field

Christmas and New Year

For Christmas, the penguins gave me a nice gift : a few days without field work to do in order to rest and party ! Because I actually found out at the last minute, Pip and I could not make any plans nor bookings and ended up missing out on going to Tassie for a festival as we wanted. Finally, we decided to go on a bit of a road trip to Adelaide, to spend a few days at some of Pip’s friends.  

 We drove over there on the 24th, which took us a bit less than 10 hours and we arrived for dinner. I was surprised to see that Aussies actually throw their Chirstmas parties on the 25th rather than on Christmas’ Eve, as most people do in France. We spent that day at a friend of Pip’s, playing in the refreshing swimming pool with the kids, and enjoying great food and drinks. It was way hotter in South Australia than it had been in Victoria and that, for me, did not contribute to being in a Christmas mood – this actually was my first Christmas in hot weather… We also spent time at another friend’s whose parents have a very lovely house on top of the famous Adelaide Hills, with an amazing swimming pool overlooking the city. On Boxing Day, we got pretty much baked on the beach – the water temperature was nice though, although colder than I expected. We also had a wine tasting down in MacLaren Vale. That allowed me to discover an original specialty – that was made thanks to a Frenchie actually : a sparkling red wine, which I found pretty good ! All in all, Pip and I were a bit tired and did not do a lot of walks and visits since we wanted to rest instead of running everywhere. We drove along a different road to go back to Melbourne. We followed the coast and reached the Great Ocean Road, where I had to check my study colony, in London Bridge, to know if the eggs from the second clutch had hatched and if there were deployments to do. A volunteer came with me to do the survey for a few hours but the eggs actually had not hatched and I came back to Melbourne and joined Pip who had gone to Melbourne early to see a cricket match.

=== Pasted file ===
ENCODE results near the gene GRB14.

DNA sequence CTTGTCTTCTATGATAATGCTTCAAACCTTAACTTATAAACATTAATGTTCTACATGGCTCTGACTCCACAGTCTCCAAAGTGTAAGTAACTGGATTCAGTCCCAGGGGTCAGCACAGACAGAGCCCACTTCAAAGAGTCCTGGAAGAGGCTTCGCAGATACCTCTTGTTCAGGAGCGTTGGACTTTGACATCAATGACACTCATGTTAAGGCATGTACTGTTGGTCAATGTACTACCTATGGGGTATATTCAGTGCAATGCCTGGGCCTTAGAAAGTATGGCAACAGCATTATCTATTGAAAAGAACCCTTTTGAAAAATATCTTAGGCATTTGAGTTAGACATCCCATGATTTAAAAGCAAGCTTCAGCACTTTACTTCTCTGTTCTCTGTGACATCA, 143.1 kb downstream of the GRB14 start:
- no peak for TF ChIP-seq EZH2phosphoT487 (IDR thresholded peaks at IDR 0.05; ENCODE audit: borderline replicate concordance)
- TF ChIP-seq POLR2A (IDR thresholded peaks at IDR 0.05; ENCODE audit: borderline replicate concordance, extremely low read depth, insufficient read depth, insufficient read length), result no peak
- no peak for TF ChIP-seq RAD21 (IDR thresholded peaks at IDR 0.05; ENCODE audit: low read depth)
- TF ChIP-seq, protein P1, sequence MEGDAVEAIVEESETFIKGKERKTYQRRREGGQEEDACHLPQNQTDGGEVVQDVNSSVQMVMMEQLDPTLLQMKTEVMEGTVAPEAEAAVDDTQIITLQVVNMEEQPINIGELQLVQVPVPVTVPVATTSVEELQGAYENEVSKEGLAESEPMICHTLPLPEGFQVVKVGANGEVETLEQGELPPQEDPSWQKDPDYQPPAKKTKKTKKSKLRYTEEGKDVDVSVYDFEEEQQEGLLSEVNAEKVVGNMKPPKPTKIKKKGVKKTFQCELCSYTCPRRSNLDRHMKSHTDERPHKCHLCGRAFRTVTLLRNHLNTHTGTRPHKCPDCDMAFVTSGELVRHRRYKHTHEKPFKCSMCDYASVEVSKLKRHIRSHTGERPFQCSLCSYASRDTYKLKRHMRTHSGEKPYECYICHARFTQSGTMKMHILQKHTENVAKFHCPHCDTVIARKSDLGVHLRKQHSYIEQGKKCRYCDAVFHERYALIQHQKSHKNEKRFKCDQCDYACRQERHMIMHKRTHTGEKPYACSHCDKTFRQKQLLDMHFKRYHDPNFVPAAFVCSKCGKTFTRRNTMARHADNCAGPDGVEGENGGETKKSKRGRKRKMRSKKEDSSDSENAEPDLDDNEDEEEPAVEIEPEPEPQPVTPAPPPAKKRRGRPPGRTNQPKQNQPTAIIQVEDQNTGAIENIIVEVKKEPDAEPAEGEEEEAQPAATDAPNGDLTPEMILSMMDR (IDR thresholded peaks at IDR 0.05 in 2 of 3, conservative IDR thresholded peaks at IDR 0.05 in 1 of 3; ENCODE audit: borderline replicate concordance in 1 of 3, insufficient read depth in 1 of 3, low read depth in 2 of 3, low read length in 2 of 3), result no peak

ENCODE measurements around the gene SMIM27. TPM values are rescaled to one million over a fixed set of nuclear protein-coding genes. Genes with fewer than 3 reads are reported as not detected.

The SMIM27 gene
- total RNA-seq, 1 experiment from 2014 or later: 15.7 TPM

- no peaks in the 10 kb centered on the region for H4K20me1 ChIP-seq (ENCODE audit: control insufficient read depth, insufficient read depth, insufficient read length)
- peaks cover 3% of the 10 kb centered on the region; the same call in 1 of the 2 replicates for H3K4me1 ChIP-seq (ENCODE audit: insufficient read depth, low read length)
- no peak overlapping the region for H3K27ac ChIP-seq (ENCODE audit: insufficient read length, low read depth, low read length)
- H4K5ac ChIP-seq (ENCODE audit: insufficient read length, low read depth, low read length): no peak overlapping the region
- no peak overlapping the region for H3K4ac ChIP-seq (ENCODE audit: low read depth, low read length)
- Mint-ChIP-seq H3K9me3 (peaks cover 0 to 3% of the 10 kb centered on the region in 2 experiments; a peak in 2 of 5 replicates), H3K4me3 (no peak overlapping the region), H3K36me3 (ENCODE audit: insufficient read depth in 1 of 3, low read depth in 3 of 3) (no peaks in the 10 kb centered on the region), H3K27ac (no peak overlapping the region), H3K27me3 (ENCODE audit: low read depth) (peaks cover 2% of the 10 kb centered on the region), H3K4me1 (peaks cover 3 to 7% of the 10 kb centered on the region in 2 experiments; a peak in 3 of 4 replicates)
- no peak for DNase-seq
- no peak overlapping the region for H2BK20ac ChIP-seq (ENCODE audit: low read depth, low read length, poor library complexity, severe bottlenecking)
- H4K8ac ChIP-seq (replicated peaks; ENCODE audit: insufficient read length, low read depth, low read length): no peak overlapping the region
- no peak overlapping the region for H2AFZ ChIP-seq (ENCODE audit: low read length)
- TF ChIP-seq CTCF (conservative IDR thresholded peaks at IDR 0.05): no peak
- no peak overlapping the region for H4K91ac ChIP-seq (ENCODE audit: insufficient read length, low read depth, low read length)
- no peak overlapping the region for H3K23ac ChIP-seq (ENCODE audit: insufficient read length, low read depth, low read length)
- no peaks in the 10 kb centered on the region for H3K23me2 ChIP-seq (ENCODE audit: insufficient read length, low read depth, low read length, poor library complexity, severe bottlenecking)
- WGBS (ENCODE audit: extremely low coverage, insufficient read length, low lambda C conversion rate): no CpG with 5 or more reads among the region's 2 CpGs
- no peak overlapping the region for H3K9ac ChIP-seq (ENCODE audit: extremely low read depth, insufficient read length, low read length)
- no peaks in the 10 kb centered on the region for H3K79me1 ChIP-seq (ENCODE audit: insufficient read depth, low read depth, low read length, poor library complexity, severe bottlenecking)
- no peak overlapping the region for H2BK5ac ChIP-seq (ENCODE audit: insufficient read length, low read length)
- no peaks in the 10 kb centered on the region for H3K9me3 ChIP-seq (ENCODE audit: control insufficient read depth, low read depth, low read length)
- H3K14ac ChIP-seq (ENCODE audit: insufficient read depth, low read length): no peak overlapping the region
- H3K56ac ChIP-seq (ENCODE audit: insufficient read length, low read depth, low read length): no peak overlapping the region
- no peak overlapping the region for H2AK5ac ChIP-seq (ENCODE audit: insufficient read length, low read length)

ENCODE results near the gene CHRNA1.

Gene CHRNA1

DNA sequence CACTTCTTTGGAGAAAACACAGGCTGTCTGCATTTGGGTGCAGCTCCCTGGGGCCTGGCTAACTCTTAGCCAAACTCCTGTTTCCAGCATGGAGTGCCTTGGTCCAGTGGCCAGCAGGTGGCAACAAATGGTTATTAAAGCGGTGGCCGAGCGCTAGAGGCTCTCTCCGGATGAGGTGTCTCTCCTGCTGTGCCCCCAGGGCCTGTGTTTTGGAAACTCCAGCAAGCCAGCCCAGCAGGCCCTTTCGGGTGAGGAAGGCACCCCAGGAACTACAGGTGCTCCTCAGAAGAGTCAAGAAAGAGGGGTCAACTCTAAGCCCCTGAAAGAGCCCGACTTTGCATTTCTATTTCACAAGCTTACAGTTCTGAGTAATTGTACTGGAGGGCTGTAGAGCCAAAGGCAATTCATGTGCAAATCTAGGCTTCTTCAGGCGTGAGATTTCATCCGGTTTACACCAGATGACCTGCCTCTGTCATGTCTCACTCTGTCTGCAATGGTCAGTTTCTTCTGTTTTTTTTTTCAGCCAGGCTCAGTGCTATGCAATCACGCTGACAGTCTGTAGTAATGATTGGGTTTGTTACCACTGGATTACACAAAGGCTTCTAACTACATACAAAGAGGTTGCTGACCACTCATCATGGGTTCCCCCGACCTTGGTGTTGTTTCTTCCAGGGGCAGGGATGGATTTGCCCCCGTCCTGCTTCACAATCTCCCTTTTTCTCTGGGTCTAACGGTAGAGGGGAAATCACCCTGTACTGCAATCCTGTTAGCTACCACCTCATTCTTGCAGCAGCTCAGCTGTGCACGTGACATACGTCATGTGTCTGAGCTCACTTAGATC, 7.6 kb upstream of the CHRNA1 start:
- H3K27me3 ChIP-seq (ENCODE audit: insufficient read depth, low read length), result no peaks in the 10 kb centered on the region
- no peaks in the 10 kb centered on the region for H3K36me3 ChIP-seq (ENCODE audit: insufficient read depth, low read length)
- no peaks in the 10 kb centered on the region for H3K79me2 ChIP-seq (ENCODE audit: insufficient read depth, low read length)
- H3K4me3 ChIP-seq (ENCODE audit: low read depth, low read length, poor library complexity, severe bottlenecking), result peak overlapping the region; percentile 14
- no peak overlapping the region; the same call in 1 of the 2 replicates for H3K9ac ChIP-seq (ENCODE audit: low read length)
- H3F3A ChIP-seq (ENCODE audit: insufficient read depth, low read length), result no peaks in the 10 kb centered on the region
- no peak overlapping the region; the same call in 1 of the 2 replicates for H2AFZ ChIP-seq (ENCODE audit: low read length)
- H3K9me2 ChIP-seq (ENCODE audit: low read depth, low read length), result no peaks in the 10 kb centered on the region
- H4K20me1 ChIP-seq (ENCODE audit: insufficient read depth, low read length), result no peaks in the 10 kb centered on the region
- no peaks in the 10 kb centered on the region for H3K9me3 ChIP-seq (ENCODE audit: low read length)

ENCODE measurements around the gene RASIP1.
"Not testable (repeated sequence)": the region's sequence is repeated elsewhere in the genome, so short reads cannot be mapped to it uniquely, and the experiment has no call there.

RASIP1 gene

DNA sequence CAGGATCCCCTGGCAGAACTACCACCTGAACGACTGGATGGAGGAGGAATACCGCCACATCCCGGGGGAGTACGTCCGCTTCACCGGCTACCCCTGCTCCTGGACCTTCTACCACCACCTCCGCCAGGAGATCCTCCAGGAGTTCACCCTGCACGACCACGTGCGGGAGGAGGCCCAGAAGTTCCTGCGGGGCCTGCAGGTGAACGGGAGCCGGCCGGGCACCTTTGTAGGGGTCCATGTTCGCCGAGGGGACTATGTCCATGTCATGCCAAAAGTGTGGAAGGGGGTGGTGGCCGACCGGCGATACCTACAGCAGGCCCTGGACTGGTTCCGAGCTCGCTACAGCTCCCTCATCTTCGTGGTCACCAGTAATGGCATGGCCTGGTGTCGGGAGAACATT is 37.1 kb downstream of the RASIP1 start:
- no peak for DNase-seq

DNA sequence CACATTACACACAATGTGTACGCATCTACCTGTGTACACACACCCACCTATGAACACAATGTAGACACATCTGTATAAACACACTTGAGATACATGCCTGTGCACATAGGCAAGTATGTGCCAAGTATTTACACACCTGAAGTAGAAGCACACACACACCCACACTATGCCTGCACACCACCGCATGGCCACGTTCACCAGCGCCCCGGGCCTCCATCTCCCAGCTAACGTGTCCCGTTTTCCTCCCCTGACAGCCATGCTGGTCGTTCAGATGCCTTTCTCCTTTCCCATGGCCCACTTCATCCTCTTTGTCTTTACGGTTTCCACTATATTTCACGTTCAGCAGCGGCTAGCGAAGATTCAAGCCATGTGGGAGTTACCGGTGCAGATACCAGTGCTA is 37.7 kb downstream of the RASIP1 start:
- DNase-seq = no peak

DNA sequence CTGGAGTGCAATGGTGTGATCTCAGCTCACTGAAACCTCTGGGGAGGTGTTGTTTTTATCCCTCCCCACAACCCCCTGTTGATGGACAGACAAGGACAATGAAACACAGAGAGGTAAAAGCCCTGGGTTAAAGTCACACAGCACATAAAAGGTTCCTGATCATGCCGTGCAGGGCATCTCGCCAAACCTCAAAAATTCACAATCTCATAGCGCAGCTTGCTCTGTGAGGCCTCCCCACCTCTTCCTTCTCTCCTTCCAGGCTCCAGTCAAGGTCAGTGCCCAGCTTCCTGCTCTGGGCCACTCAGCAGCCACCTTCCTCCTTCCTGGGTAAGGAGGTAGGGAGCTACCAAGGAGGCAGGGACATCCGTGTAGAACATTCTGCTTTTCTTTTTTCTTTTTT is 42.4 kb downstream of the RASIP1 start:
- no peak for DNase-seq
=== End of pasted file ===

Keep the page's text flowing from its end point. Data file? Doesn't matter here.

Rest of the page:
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A corner of paradise

Here is an article to tell you about another place I discovered recently: a corner of paradise called Gabo Island. It is located on the East coast of Victoria, close to the border with New South Wales. The access is by boat – a 15/20-minute ride from Mallacoota. The ride to access this city took us about 6 hours and was a lot of fun! Indeed, I got to see new animals, especially my first kookaburras. But the most interesting part was the encounter with a wild echidna – mammal difficult to observe as I already mentioned in my previous article - and its rescue. Melanie, being a Wildlife Victoria volunteer, we stopped to remove the animal from the road after which we realized that it had been injured, probably hit by a car – road kills in Aussie are a big problem and important threat for local species, hence the presence of such networks. She called their office to know if a volunteer could come get the animal so it could get appropriate care but no one was available so we had to bring our new friend to a shelter in Mallacoota – not that I think it considered itself as our friend and that it seemed  to understand we were here to help, judging by the time it took us to pick it off the side of the road because it had dug into the soil to make sure it wasn’t going anywhere. It took us our 4 arms and fifteen minutes to manage to have it let go to put it in a bag Melanie kept on her lap the whole trip to Mallacoota. We are not about to forget the trip! Just before getting on the boat, I also saw kangaroos, a first for me! On the way, I also got to see my first wombat and lyrebird! How exciting!

Arriving on the island, a few species of cormorans – and especially the black-faced cormorant, which is another key species of my PhD –, a few Australian pelicans, darters and white-bellied sea eagles welcomed us. Geoff, one of the two lighthouse keepers on duty that month, came to get us. We loaded our gear in his car and he gave us a ride to the house in which we were about to stay – how luxuous, by the way, compared to the cabins of Kerguelen or tents, or even the backpackers’ I’ll have to stay in during my fieldwork in other places! It’s a big house with 3 bedrooms, a large living room, a kitchen, and a bathroom; the only thing missing was the hot water but hopefully, that should be fixed soon! After dropping off our stuff, Geoff invited us to visit the lighthouse, from the top of which we got lucky enough to see humpback whales, along with Australian fur seals, and different species of seabirds – especially my first sooty oystercatchers, endemic to Australia! – under the beautiful sunset light! We went for a short walk after dinner to observe the little penguins coming back from sea in the evening and listen to them sing under a beautiful sky, in which we got to spot a few shooting star – nice, isn’t it??!!

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Echidna on the way to Mallacoota

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Gabo Island at sunset from the top of the lighthouse (photo: Melanie Wells)

P-S: due to my own camera failure, I couldn't take my own photos most of the time so here are Melanies'

To read more about the fieldtrip to Gabo Island et see photos, log in to your member account (restricted access)!

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